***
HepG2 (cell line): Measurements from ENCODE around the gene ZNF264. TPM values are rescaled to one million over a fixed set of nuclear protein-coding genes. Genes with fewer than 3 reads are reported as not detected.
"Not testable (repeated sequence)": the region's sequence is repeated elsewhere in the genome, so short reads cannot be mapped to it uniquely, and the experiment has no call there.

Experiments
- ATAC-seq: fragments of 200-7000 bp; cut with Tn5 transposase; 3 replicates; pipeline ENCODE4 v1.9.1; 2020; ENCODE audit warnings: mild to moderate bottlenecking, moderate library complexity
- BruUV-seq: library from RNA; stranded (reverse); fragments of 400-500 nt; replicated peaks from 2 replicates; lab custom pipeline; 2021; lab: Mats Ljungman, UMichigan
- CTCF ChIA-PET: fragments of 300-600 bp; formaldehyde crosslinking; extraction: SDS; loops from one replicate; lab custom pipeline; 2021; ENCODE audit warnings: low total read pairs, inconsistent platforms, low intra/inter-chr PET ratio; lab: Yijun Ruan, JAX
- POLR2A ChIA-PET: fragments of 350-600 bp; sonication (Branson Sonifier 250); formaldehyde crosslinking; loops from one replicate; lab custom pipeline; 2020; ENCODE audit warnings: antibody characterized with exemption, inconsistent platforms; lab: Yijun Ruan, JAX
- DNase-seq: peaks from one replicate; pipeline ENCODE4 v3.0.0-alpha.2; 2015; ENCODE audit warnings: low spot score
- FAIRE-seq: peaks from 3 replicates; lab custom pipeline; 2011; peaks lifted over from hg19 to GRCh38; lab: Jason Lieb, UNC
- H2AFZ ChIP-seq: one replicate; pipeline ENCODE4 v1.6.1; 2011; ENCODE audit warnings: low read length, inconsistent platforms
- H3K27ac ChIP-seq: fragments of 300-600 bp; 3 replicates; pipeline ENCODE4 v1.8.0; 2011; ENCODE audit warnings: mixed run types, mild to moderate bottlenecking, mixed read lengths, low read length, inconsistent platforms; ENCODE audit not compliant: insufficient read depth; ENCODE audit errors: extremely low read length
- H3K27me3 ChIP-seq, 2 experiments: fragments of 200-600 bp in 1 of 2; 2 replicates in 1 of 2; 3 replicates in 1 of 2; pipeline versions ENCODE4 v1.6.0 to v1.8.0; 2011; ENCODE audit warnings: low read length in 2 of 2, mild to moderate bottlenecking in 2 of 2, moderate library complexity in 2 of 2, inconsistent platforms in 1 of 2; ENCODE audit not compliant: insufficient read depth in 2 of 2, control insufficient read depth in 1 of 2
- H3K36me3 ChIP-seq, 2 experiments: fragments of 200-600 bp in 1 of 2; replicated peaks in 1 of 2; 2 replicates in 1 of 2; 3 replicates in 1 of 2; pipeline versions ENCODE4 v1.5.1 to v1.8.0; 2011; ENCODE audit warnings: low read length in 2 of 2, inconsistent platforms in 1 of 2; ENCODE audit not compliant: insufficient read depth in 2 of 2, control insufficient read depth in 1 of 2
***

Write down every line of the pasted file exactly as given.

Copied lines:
HepG2 (cell line): Measurements from ENCODE around the gene ZNF264. TPM values are rescaled to one million over a fixed set of nuclear protein-coding genes. Genes with fewer than 3 reads are reported as not detected.
"Not testable (repeated sequence)": the region's sequence is repeated elsewhere in the genome, so short reads cannot be mapped to it uniquely, and the experiment has no call there.

Experiments
- ATAC-seq: fragments of 200-7000 bp; cut with Tn5 transposase; 3 replicates; pipeline ENCODE4 v1.9.1; 2020; ENCODE audit warnings: mild to moderate bottlenecking, moderate library complexity
- BruUV-seq: library from RNA; stranded (reverse); fragments of 400-500 nt; replicated peaks from 2 replicates; lab custom pipeline; 2021; lab: Mats Ljungman, UMichigan
- CTCF ChIA-PET: fragments of 300-600 bp; formaldehyde crosslinking; extraction: SDS; loops from one replicate; lab custom pipeline; 2021; ENCODE audit warnings: low total read pairs, inconsistent platforms, low intra/inter-chr PET ratio; lab: Yijun Ruan, JAX
- POLR2A ChIA-PET: fragments of 350-600 bp; sonication (Branson Sonifier 250); formaldehyde crosslinking; loops from one replicate; lab custom pipeline; 2020; ENCODE audit warnings: antibody characterized with exemption, inconsistent platforms; lab: Yijun Ruan, JAX
- DNase-seq: peaks from one replicate; pipeline ENCODE4 v3.0.0-alpha.2; 2015; ENCODE audit warnings: low spot score
- FAIRE-seq: peaks from 3 replicates; lab custom pipeline; 2011; peaks lifted over from hg19 to GRCh38; lab: Jason Lieb, UNC
- H2AFZ ChIP-seq: one replicate; pipeline ENCODE4 v1.6.1; 2011; ENCODE audit warnings: low read length, inconsistent platforms
- H3K27ac ChIP-seq: fragments of 300-600 bp; 3 replicates; pipeline ENCODE4 v1.8.0; 2011; ENCODE audit warnings: mixed run types, mild to moderate bottlenecking, mixed read lengths, low read length, inconsistent platforms; ENCODE audit not compliant: insufficient read depth; ENCODE audit errors: extremely low read length
- H3K27me3 ChIP-seq, 2 experiments: fragments of 200-600 bp in 1 of 2; 2 replicates in 1 of 2; 3 replicates in 1 of 2; pipeline versions ENCODE4 v1.6.0 to v1.8.0; 2011; ENCODE audit warnings: low read length in 2 of 2, mild to moderate bottlenecking in 2 of 2, moderate library complexity in 2 of 2, inconsistent platforms in 1 of 2; ENCODE audit not compliant: insufficient read depth in 2 of 2, control insufficient read depth in 1 of 2
- H3K36me3 ChIP-seq, 2 experiments: fragments of 200-600 bp in 1 of 2; replicated peaks in 1 of 2; 2 replicates in 1 of 2; 3 replicates in 1 of 2; pipeline versions ENCODE4 v1.5.1 to v1.8.0; 2011; ENCODE audit warnings: low read length in 2 of 2, inconsistent platforms in 1 of 2; ENCODE audit not compliant: insufficient read depth in 2 of 2, control insufficient read depth in 1 of 2